The Rise of Professionalism: A Sociological Analysis

By Magali Sarfatti Larson | Go to book overview

Chapter 5
MARKET AND ANTI-MARKET PRINCIPLES

To evaluate the divergences between the market toward which the first modern professions strove and the larger, self-regulating market that was becoming dominant at the time of the profession's emergence, we must return briefly to Karl Polanyi's thesis. The rise of industrial capitalism is characterized, for Polanyi as well as for Marx, by the generalization of commodity exchange and by the ideological appeal to the principle of equivalence of exchange. Legitimation of the new social order is sought in the ideological construction of reality based on this principle of apparent equivalence.1 Polanyi writes: "The double movement...can be personified as the action of two organizing principles in society.... The one was the principle of economic liberalism, aiming at the establishment of a self- regulating market, relying on the support of the trading classes, and using largely laissez-faire and free trade as its methods."2

The violence which this functionally rational principle of organization does to all the other instances of social practice and to the immemorial fusion of the economic function with other levels of practice, such as the symbolic, the religious, and the political, evokes a parallel and simultaneous countermovement, based on "the principle of social protection aiming at the conservation of man and nature as well as productive organization, relying on the varying support of those most immediately affected by the deleterious action of the market -- primarily, but not exclusively, the working and the landed classes -- and using protective legislation, restrictive associations, and other instruments of intervention as its methods."3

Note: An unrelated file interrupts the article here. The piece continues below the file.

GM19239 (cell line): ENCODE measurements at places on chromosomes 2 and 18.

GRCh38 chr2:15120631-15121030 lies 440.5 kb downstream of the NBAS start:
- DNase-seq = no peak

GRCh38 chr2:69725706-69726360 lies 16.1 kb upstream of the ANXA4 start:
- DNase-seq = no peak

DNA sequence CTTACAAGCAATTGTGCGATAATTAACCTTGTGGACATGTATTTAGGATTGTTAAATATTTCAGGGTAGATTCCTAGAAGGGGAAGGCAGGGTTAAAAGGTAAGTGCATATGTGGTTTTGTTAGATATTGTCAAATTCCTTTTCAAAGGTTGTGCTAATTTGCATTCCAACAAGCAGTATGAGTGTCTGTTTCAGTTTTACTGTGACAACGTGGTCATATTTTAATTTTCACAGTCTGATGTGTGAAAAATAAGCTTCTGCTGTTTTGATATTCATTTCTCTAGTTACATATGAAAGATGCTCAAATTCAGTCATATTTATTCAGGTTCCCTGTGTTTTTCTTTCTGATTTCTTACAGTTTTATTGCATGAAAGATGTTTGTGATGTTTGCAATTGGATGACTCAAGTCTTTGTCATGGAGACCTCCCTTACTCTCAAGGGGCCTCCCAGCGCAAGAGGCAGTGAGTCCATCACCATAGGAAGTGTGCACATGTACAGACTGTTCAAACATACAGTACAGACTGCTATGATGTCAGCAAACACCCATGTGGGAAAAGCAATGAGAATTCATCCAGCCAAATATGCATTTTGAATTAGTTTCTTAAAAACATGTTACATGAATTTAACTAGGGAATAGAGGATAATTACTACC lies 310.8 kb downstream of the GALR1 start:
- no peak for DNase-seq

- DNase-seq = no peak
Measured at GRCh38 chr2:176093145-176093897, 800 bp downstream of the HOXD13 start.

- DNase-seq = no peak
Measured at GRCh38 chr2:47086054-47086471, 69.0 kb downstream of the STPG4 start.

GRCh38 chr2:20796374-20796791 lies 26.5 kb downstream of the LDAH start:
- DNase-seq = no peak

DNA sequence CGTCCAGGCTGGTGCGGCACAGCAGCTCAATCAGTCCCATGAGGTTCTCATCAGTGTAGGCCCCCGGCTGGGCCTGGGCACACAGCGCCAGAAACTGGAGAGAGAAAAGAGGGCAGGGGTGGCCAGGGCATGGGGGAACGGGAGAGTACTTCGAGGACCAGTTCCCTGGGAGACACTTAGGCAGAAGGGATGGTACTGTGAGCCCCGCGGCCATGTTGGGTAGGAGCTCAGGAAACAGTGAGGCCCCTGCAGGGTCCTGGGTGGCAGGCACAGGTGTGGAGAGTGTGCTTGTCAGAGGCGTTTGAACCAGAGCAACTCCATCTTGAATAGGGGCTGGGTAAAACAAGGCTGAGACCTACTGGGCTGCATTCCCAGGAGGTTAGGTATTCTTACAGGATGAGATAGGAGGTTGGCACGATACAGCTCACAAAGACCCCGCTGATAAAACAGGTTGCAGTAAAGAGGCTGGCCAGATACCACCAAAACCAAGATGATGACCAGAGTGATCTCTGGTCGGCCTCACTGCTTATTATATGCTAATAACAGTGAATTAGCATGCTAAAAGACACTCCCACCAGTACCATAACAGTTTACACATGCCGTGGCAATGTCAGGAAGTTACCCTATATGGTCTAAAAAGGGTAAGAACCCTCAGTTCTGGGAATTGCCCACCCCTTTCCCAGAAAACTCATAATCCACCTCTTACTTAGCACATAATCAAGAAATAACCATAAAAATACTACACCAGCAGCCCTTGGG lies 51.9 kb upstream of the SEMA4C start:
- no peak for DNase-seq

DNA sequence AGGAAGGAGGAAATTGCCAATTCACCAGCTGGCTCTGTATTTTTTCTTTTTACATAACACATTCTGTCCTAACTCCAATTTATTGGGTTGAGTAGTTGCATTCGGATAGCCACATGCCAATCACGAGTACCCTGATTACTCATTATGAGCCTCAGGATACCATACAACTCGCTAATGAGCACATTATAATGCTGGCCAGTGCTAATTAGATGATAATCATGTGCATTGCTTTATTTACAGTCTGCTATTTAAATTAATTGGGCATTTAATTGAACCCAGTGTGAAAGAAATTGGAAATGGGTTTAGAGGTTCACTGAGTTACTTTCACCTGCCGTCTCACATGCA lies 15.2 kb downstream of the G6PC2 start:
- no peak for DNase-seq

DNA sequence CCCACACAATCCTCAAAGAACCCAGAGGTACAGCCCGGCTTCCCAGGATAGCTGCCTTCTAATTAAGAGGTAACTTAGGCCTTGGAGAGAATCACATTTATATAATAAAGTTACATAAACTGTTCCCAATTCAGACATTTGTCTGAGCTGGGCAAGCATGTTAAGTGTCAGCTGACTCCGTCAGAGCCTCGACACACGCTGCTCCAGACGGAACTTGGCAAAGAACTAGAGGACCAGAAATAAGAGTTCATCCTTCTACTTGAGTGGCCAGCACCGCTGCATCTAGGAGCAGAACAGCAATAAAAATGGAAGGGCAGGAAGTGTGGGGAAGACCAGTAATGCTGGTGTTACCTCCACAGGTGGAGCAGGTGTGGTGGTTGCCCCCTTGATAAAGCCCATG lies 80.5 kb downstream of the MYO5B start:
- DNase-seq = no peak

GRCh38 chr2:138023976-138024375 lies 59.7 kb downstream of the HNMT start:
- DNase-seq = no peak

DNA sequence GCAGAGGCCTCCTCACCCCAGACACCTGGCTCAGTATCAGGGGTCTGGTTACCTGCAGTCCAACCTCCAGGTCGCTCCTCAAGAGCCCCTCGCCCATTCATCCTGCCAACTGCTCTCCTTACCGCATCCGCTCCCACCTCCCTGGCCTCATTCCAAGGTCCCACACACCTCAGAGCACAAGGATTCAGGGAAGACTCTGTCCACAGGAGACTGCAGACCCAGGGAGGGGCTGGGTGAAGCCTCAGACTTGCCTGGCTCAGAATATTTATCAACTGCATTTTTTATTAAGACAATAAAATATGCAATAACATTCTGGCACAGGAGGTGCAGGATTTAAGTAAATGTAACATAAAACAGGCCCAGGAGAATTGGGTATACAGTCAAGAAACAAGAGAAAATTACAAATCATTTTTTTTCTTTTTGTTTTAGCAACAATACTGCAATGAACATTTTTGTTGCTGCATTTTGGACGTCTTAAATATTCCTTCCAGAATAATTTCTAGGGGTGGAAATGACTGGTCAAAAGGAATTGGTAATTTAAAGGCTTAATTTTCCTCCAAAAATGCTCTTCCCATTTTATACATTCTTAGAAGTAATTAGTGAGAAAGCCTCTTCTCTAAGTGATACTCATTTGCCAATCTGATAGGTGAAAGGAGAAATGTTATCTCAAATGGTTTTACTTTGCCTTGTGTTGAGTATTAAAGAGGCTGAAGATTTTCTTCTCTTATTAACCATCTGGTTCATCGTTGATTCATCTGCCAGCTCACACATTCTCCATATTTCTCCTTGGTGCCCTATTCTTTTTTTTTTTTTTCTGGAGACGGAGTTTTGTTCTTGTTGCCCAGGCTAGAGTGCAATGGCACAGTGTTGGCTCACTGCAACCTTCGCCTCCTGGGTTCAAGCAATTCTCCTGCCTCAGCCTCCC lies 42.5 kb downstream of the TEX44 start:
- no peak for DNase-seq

One tempting objection can be immediately disposed of: the professions' reliance on the state to control the access to their markets was and is justified in terms of the protection of the consumer. However, once state-backed monopoly was obtained, it represented the ultimate sanction of market control by a group of professional "producers" and a proved means, thereafter, of protecting themselves against undue interference by the state. Indeed, reliance upon the state was not merely a pattern borrowed by the nineteenth-century professions from the medieval guilds, but also the means by which the ascending bourgeoisie had advanced toward a self- regulating market. In Polanyi's words, "The road to the free market was opened and kept open by an enormous increase in continuous, centrally organized, and controlled interventionism.... There was nothing natural about laissez-faire... laissez-faire itself was enforced by the state...[it] was not a method to achieve a thing, it was the thing to be achieved."4

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